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Chimichurri Roja
-makes about a quart

1 medium white or sweet onion
6 medium cloves garlic, grated or one small head, roasted
1 cup red wine vinegar
2 1/2 Tablespoons paprika
leaves from one 2.5 ounce bag cilantro
1/2 the leaves from one 2.5 ounce bag parsley
2 teaspoons kosher salt
2 Tablespoons red miso
about 1/2 of a 3.5 ounce can chiles in adobo
at least one cup olive oil

1. Give the onion a little head start in the blender, then add everything else except for the olive oil. Stir it in gently by hand, starting with a cup and adding more to taste.
2. Please let it sit for at least an hour to mellow out before you email me saying the raw onion is caustic.

*See also: Margot, Peninsula, Butcher & Bee.

Carol's Peach Pie

I’ve been making one and only one Carol’s peach pie for many, many Summers now while sort of sharing the recipe and sort of not sharing the recipe. Maybe because it was one of those recipes that was fiercely guarded by an inner circle of women and coveted by everyone else during my childhood. Maybe because it’s one of the few things in my life that I find novel and want to keep it to myself. Maybe I’m just lazy.

I finally put instructions for it up on Instagram last year, but I think the time has come for it to have a permanent residence. Here’s what you need to know about Carol’s peach pie:

1. Carol was my neighbor when I was very small and a total legend for leaving Chattanooga in the 1970’s to study pastry in France.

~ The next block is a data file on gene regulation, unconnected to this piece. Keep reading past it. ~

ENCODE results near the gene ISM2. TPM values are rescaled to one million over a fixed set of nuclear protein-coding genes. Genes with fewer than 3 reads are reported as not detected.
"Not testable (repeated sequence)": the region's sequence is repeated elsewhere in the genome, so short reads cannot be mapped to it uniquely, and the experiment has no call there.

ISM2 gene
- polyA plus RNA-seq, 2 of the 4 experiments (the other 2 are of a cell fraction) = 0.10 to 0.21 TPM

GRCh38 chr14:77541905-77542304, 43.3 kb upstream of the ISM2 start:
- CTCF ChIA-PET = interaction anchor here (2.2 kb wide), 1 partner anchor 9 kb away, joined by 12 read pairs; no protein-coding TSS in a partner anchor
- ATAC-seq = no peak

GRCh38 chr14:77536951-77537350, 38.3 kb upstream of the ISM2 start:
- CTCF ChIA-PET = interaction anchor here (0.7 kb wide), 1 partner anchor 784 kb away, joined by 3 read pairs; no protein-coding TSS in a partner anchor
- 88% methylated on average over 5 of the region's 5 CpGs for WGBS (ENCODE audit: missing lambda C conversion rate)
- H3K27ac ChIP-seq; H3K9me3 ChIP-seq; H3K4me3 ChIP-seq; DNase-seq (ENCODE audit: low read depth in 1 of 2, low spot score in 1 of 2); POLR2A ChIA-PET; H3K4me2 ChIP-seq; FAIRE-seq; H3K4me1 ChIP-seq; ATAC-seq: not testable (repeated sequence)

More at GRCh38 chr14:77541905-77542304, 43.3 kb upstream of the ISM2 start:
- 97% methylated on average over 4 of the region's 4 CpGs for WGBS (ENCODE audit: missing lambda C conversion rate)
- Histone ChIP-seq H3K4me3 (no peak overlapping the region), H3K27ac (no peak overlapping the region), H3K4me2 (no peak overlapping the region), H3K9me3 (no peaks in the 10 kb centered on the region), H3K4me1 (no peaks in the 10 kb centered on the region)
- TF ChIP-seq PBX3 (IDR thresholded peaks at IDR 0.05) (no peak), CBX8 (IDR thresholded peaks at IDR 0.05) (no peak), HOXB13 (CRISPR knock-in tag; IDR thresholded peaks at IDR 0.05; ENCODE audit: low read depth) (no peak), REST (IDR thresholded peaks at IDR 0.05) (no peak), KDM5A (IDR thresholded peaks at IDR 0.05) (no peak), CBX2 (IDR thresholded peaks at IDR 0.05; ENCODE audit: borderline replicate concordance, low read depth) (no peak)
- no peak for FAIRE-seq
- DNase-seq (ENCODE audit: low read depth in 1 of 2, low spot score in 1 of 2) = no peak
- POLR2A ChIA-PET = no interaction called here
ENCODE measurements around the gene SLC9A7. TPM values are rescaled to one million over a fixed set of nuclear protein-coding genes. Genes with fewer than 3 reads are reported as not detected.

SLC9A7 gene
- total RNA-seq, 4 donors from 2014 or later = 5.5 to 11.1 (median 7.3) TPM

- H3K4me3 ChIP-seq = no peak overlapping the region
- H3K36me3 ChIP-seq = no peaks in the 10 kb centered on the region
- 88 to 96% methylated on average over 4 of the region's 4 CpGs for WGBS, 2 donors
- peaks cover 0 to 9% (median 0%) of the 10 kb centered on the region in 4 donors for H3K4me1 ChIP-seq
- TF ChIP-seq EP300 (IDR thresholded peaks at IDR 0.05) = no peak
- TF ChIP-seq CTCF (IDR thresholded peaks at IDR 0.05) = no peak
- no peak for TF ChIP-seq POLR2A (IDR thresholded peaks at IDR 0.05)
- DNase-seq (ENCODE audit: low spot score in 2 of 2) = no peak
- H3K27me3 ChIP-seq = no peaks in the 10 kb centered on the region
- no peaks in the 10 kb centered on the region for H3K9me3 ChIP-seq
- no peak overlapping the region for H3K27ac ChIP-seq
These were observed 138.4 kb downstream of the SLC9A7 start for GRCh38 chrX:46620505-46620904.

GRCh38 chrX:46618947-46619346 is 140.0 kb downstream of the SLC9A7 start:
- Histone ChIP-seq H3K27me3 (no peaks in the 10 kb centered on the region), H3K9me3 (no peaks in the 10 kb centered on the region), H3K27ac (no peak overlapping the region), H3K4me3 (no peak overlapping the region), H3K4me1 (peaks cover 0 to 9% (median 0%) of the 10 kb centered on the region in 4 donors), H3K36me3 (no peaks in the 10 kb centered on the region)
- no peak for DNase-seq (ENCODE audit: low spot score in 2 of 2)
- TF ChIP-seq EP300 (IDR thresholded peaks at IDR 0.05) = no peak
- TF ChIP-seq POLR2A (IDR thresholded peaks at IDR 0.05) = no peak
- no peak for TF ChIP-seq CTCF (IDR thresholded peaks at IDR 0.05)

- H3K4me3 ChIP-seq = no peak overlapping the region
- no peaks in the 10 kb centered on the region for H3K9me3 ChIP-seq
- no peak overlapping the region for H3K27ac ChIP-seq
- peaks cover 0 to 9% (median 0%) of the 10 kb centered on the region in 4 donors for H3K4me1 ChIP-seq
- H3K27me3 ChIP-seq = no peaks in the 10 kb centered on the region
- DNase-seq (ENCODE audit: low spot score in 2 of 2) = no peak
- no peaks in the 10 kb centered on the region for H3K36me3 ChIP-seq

2. There are two ways to assemble Carol’s peach pie. The woman, the myth, the legend Carol likes to assemble it like a tart (pictured). I usually prefer to assemble it like a proper Southern pie with a crimped crust.
3. You’ll want to use a pie or tart dough that is on the salty and sour side since the filling itself is quite sweet and rich. I am partial to the Four & Twenty Blackbirds recipe linked below.
4. No matter how much time you spend arranging the peach slices, this pie will look unimpressive. No matter how unimpressive it looks, it will taste great!
5. DO. NOT. SKIP. THE. ALMOND. EXTRACT.
6. You might end up with extra filling depending on the size of your pie plate. Pour it into ramekins and bake it! A four ounce ramekin should be cooked through in roughly 20 minutes.
7. You don’t have to, but you can peel the peaches if you want. Either boil them whole for a minute, dunk them in ice water and slip the skins off in one fell swoop, or freeze them in slices and slip the skins off their backs when they are defrosted.

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Carol’s Peach Pie
-serves 6-8, adapted from Carol Chesnutt

your favorite pie crust
3 pounds sliced, ripe peaches*
3/4 cup raw cane sugar
1/4 cup AP flour
1/4 teaspoon kosher salt
1 cup cream
1/2 teaspoon vanilla extract
1/4 teaspoon almond extract
pie plate or skillet roughly 8-10” in diameter
optional: one large egg

1. Roll out crust and get it very cold in your pie plate. Parbake at 425 for 16-18 minutes and trim the edges if you are assembling tart-style (you will need to cool it completely before filling). Glaze the insides with egg white and outer crust with egg yolk whisked with 1/2t water if you are assembling Southern pie-style.
2. While your crust is chilling, mix peaches with 1/4 cup of the sugar and preheat oven to 375. When peaches are a little juicy, mix in the rest of the ingredients.
3. Fill the pie shell and bake in the lower third of the oven for about 50 minutes, or until the crust is golden and the filling looks set.
4. Cool completely before slicing or serving.

*for me that’s usually six or seven medium sized peaches, or one bag from The Peach Truck